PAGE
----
Let’s just get this out of the way: Tennessee’s Religious Viewpoints Antidiscrimination Act is a largely superfluous bill which, nevertheless, manages to be a borderline violation of the Establishment Clause. Before I elucidate on that point, here is some context for you—in case you haven’t already read up on the bill:

On March 24, Tennessee lawmakers, with a 32-0 vote, approved a bill aptly titled “The Religious Viewpoints Antidiscrimination Act” (or SB 1793/HB 1547) which maximizes protection for a student’s “voluntary expression of a religious viewpoint.” It seems innocuous. It seems redundant.

The controversy is that the bill specifically applies to religious expression in public schools, mandating that students be able to express their religious beliefs in written and oral classwork and homework, without repercussion. Religious events or activities and proselytization would also be permitted on school grounds.

What this means: Teachers and other school officials will be legally prohibited from penalizing (or rewarding) a student for including religious content in their work. The bill itself, which you can read here, lacks specificity on this matter. But some critics, including the ACLU, have already been giving some of their own guesses about the ramifications of the bill. Namely, that a student could not be penalized or reported for writing “God” as an answer to “Where does water come from?” on a science test.

It does not sound like the state will be in the business of sanctioning any set of religious beliefs. But it sure does sound like  state-licensed affirmation of religious doctrines, by, for example, regarding them as equivalent to scientific accounts. If anything, this is a borderline violation of the Establishment Clause.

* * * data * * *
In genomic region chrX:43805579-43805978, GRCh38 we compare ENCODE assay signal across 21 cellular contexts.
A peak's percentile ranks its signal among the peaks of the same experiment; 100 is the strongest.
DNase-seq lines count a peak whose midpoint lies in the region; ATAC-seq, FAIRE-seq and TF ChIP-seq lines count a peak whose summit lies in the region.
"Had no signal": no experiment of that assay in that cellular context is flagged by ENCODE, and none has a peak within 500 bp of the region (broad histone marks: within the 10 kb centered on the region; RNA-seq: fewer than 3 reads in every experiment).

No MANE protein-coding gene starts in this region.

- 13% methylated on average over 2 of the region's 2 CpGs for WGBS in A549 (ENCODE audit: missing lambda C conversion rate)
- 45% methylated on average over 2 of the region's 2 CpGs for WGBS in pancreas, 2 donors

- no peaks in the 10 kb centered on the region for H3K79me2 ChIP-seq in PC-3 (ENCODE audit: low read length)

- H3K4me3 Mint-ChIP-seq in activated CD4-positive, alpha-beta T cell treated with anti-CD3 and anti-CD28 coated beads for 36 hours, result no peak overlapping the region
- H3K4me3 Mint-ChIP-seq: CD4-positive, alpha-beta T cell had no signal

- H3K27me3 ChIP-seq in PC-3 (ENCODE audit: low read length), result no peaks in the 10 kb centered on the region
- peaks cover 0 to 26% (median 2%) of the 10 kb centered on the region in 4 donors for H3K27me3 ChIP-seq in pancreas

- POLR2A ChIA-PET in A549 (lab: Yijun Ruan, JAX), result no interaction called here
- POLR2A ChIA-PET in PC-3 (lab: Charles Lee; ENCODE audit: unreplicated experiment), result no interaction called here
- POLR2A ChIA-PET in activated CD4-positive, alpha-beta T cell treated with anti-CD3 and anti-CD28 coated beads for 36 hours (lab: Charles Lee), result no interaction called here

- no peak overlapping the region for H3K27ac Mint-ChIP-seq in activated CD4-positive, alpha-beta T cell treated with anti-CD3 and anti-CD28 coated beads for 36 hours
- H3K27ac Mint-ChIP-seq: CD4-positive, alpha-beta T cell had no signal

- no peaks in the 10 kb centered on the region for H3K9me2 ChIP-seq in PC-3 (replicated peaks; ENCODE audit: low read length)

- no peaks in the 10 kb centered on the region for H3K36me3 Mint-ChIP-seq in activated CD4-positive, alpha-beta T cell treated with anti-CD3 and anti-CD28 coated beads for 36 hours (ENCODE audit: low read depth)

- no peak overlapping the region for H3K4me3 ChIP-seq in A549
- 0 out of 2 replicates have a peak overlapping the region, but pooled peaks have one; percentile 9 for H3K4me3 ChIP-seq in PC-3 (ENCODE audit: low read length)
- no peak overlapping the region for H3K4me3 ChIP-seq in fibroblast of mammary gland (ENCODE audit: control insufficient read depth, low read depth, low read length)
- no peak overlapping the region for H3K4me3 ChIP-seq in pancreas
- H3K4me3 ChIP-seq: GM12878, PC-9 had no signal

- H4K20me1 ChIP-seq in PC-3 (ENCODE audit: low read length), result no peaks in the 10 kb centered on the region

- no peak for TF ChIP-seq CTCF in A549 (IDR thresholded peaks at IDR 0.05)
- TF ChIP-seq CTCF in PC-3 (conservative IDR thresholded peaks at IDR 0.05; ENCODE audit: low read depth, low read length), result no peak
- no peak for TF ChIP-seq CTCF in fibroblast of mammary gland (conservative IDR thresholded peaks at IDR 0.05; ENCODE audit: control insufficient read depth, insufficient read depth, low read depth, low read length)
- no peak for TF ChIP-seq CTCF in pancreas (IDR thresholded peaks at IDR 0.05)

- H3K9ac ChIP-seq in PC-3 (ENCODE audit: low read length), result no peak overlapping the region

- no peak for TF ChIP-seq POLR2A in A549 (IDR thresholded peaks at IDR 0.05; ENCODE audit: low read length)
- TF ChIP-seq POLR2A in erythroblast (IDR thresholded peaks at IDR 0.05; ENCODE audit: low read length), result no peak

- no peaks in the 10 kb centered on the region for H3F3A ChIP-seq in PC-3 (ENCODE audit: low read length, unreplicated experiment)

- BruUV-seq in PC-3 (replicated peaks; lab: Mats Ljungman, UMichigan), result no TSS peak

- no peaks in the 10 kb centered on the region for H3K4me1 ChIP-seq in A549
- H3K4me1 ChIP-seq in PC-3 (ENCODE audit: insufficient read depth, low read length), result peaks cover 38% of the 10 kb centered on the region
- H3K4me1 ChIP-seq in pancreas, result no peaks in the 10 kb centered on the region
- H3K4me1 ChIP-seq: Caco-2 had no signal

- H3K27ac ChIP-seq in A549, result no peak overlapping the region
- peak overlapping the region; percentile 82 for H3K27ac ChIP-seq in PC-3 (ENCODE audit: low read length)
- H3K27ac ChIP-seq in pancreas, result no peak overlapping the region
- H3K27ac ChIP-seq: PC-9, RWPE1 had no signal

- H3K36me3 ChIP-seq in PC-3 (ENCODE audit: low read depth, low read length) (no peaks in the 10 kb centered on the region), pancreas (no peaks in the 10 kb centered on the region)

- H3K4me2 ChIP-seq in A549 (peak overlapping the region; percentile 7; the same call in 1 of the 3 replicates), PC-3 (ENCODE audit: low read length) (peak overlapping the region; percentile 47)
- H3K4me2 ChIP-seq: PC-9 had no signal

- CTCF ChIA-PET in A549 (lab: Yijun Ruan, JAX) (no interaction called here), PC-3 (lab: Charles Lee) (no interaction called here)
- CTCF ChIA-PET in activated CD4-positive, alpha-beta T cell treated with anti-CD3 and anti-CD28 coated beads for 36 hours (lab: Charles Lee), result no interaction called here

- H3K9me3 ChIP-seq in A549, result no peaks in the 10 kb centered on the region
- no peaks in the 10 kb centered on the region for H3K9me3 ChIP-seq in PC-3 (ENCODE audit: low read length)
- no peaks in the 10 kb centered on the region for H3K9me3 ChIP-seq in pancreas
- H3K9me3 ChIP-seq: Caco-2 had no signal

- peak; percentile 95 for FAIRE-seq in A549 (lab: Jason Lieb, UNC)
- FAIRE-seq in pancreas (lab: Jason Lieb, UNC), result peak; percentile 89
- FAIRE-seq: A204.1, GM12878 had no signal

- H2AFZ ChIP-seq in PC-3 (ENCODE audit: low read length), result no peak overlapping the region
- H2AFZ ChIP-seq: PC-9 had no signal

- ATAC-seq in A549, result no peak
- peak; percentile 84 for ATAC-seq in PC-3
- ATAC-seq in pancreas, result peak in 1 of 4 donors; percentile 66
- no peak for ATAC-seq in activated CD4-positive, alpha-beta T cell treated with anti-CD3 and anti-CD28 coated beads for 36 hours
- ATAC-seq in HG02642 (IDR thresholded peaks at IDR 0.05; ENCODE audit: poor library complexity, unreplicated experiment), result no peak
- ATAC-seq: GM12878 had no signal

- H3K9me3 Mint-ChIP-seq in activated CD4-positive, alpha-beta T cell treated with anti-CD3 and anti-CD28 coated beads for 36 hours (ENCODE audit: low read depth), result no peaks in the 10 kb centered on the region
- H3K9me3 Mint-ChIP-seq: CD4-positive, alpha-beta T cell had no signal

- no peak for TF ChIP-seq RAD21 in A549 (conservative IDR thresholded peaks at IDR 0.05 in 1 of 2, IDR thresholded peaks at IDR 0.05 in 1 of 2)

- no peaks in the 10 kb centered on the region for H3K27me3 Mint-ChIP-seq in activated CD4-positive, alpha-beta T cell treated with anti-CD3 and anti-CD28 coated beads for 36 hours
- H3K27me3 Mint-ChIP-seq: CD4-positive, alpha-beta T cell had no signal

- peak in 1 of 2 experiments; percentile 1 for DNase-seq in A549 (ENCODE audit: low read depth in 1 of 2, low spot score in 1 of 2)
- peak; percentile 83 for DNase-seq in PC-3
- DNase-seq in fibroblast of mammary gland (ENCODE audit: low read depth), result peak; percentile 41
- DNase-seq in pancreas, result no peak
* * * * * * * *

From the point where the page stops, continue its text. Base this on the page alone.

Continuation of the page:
David Badash, at The New Civil Rights Movement, worries that the bill would foster a hostile environment for LGBT students. Mary Noble of Politix, echoing some of Badash’s worries, opines that students “would now also be protected from criticism if they spend their science classes making statements of their religious beliefs.” And ACLU deems it a “systematic imposition” of personal, religious beliefs.

Now my turn: the bill is largely superfluous. I do not have a problem with a student professing Jesus, Moses, or Buddha as their spiritual guides in a personal essay (or graduation speech, for that matter…but that’s just me). I do not have a problem with works conveying a religious message in an art class. And a teacher who punishes a student for merely professing belief—in writing or in speech—is overstepping their bounds. Students have a legal and moral right to that expression, as the Supreme Court has made clear many times.

But the teacher should not have to fear for their job or a lawsuit if they do not treat theological doctrine as equivalent to scientific answers on a biology exam. I dread that this may be one, possible ramification. Those of you lauding the bill, hear me out:

If your child scribbles creationist doctrine on a biology exam, they deserve an “F.” Protest as much as you like, creationism is not accepted scientific doctrine by most of the academic community—and they are the ones who set the standards. The librarian does not have to pull copies of Heather Has Two Mommies off the bookshelves because it offends your moral sensibilities.

If you just can’t handle secular, scientific teaching, homeschooling or private school may better suited to your worldview. I will ardently defend your right to live, pray, profess, and learn in accordance with your beliefs—without having to fear the jackboot of the state. I have proclaimed my support for religious liberty and freedom of conscience. I am no stranger to siding with the faithful. But the bill steps over the line of religious freedom into keeping children ignorant, and that is not the function of public schools.

Advance religious liberty by pushing back the state, instead of entreating it.